- Associated Press - Tuesday, March 24, 2015

COLUMBUS, Ohio (AP) - A bill designed to reduce the toxic algae in Lake Erie cleared an Ohio legislative panel Tuesday after it was changed to give some farmers a way to temporarily avoid penalties if they violate a proposed ban on spreading manure.

The revision was among several approved by the Ohio House’s agriculture committee. Both the full House and Senate are expected to vote on the measure Wednesday and send it to the governor.

The legislation would be the first passed in an effort to slow the spread of the algae since August, when a toxin contaminated the drinking water for more than 400,000 people in northeastern Ohio and southeastern Michigan.

In addition to banning farmers in much of northwestern Ohio from spreading livestock manure on frozen fields or when heavy rain is in the immediate forecast, the bill would end the dumping of dredged sediment in the lake within five years and require training for companies that haul manure away from large livestock farms.

Field runoff from manure and chemical fertilizers is among the main contributors to algae blooms, which also have been linked to oxygen-depleted dead zones in the lake where fish can’t survive.

A change made by the House’s agriculture committee would allow for a one- or two-year exemption for certain livestock farmers who are trying to comply with the rules on applying manure in winter months. The panel’s chairman said it would give small- and medium-livestock farming operations more time to deal with the costs associated with storing manure when their fields are covered with snow and rain.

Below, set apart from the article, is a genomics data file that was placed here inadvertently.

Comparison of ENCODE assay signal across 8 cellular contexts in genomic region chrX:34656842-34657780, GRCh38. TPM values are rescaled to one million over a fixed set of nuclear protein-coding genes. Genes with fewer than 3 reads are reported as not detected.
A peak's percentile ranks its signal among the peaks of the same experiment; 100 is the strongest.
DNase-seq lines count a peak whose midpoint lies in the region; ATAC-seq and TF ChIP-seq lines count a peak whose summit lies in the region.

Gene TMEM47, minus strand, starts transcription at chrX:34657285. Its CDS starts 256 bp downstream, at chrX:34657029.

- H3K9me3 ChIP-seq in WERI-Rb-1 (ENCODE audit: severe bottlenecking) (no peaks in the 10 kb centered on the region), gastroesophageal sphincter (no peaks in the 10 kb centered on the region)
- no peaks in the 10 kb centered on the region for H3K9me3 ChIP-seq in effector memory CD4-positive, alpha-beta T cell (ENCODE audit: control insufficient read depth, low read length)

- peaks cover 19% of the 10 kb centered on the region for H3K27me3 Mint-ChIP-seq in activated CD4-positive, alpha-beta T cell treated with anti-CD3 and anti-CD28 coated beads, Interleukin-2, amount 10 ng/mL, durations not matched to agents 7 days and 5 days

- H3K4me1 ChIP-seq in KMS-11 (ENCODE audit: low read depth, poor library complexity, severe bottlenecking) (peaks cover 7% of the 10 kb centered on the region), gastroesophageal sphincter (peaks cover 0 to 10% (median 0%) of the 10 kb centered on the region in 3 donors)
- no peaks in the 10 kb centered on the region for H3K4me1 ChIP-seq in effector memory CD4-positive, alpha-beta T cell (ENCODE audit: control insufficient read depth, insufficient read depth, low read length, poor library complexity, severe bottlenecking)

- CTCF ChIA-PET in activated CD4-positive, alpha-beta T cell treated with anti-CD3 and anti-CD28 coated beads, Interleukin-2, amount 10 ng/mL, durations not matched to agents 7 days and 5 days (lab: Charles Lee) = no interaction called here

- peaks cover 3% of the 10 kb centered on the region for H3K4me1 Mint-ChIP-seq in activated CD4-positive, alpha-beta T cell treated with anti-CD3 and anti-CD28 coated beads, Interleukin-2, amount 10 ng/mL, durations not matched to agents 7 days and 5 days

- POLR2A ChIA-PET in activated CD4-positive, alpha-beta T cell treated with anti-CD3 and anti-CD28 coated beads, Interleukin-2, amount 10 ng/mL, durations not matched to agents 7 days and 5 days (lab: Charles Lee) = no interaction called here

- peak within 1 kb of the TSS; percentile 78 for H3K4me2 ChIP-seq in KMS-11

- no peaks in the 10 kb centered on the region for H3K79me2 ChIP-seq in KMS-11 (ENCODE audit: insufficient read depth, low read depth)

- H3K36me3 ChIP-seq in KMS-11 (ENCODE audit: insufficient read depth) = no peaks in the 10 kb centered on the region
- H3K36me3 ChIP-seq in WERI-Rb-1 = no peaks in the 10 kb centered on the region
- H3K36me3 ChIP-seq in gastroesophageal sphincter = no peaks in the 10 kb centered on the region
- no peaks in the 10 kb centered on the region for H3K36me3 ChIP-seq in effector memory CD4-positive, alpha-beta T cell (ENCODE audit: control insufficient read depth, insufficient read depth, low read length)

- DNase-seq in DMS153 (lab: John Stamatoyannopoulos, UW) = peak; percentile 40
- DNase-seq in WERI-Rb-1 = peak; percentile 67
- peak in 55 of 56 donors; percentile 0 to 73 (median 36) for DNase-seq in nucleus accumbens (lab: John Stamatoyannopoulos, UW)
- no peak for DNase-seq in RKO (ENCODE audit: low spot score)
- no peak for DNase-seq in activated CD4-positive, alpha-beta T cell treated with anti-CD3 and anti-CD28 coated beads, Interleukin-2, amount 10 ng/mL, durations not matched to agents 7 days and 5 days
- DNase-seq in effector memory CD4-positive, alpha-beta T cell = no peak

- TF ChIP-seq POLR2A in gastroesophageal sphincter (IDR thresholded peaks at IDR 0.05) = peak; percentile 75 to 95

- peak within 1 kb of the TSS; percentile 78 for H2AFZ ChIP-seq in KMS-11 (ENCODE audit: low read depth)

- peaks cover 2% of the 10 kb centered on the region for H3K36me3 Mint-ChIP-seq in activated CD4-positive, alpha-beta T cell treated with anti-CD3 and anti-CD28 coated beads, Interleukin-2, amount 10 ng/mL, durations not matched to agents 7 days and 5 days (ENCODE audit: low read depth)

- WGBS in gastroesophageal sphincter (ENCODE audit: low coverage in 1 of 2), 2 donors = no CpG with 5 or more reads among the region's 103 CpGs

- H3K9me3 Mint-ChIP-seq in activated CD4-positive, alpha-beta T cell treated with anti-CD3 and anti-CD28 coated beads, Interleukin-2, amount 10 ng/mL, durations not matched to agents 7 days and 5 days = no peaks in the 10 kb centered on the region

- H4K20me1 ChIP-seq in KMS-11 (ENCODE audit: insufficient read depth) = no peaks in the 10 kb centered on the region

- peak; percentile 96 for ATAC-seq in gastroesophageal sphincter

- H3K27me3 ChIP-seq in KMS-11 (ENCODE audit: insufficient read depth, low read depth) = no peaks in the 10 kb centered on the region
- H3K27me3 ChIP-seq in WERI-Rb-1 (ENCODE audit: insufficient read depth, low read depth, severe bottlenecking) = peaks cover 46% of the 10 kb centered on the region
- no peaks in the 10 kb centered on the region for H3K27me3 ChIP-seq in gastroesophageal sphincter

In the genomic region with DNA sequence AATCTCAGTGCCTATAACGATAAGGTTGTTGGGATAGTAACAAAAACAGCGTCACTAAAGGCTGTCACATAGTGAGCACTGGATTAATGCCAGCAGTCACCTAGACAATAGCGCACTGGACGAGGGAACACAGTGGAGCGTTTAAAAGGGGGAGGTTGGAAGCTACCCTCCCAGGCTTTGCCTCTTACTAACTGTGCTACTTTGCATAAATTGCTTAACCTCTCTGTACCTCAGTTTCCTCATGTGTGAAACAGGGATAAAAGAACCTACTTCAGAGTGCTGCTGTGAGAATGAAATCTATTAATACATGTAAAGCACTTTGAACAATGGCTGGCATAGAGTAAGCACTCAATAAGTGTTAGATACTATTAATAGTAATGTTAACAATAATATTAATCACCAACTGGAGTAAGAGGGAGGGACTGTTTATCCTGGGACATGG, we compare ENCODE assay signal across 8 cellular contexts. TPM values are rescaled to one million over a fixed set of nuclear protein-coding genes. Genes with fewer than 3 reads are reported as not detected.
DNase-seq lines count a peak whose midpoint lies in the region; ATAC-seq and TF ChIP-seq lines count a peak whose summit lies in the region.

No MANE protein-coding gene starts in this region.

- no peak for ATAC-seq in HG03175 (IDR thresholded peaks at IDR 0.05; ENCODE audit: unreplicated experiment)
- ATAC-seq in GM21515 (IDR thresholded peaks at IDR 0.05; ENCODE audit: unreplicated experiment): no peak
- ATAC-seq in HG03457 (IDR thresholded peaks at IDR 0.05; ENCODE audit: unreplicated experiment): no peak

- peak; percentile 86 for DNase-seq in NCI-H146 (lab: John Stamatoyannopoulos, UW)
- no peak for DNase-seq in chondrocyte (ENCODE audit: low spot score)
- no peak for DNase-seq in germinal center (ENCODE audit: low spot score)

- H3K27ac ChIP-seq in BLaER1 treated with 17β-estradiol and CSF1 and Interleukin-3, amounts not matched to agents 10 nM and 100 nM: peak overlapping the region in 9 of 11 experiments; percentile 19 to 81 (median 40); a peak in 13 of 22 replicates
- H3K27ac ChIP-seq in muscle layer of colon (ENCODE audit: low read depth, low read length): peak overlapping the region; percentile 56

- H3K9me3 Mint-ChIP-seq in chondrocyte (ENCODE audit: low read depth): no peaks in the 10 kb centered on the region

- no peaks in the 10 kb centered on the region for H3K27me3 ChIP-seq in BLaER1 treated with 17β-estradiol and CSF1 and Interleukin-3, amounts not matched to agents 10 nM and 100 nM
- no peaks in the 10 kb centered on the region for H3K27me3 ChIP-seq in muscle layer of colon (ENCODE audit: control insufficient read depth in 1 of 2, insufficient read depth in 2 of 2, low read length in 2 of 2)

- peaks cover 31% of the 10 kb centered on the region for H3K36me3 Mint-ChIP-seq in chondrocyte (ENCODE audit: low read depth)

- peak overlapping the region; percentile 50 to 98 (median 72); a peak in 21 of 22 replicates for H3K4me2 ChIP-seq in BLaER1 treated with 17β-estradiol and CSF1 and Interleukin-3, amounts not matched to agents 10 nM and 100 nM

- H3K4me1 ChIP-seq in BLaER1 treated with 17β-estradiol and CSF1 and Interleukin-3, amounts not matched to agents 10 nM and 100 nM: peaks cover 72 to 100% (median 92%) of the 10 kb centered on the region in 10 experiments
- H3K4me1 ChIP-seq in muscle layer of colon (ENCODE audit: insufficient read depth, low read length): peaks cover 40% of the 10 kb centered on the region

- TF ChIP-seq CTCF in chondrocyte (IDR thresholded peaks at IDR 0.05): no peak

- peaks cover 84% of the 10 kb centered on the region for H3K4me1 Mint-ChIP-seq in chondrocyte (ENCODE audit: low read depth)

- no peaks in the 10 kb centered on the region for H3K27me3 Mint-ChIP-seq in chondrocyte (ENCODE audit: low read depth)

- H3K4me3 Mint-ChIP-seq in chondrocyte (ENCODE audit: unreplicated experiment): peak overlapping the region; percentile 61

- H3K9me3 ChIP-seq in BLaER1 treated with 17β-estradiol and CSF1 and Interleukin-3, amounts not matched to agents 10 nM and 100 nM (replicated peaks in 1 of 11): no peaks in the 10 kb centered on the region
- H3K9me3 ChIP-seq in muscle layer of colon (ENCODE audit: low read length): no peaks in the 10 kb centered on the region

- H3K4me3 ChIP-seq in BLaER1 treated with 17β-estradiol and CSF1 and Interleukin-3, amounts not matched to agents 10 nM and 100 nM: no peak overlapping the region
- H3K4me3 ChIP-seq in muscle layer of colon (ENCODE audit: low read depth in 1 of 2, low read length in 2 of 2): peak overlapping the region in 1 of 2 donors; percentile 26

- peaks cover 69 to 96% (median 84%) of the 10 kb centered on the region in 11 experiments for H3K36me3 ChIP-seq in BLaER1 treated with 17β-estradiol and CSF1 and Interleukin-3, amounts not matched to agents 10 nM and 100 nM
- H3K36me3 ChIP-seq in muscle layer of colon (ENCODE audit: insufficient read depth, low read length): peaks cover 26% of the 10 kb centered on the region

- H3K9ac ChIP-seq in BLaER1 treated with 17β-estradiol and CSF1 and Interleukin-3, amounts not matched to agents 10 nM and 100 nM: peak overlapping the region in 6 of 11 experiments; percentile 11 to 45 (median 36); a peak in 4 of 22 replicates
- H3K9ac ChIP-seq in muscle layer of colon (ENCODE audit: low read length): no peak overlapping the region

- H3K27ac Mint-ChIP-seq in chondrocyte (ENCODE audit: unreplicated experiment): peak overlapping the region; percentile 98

Rep. Brian Hill, chairman of the House Agriculture and Rural Development Committee, said he wasn’t sure how many farmers would qualify for an exemption. About 2,500 livestock farmers operate in the area where the ban will be in effect, he said.

“To be honest, this next couple of years, there’s going to be a lot of growing pains,” said Hill, a Zanesville Republican and farmer. He said lawmakers did not want to scare producers to the point where they didn’t want to remain in business. “Animal agriculture is vital to Ohio.”

Hill said lawmakers have given the administration “the teeth they need to enforce the law” should the farmer violate the manure rules.

Legislators have been hung up on how the ban would be enforced and whether farmers should be punished for violations.

The proposal would require the agriculture and natural resource committees of the General Assembly to review the manure and fertilizer ban within three years. The proposal also would require water treatment plants to monitor phosphorous levels.

“We know Lake Erie’s challenges are not just about agriculture, so the bill works to address other factors as well,” said Sen. Randy Gardner, who brought forward the legislation in the Senate.

Environmental groups and the Ohio Farm Bureau expressed support for the revised bill, saying it struck the right balance.

“It recognizes a reality that you can’t just flip a switch and make these changes overnight,” said Joe Cornely, a farm bureau spokesman.

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Associated Press writer John Seewer in Toledo contributed to this report.

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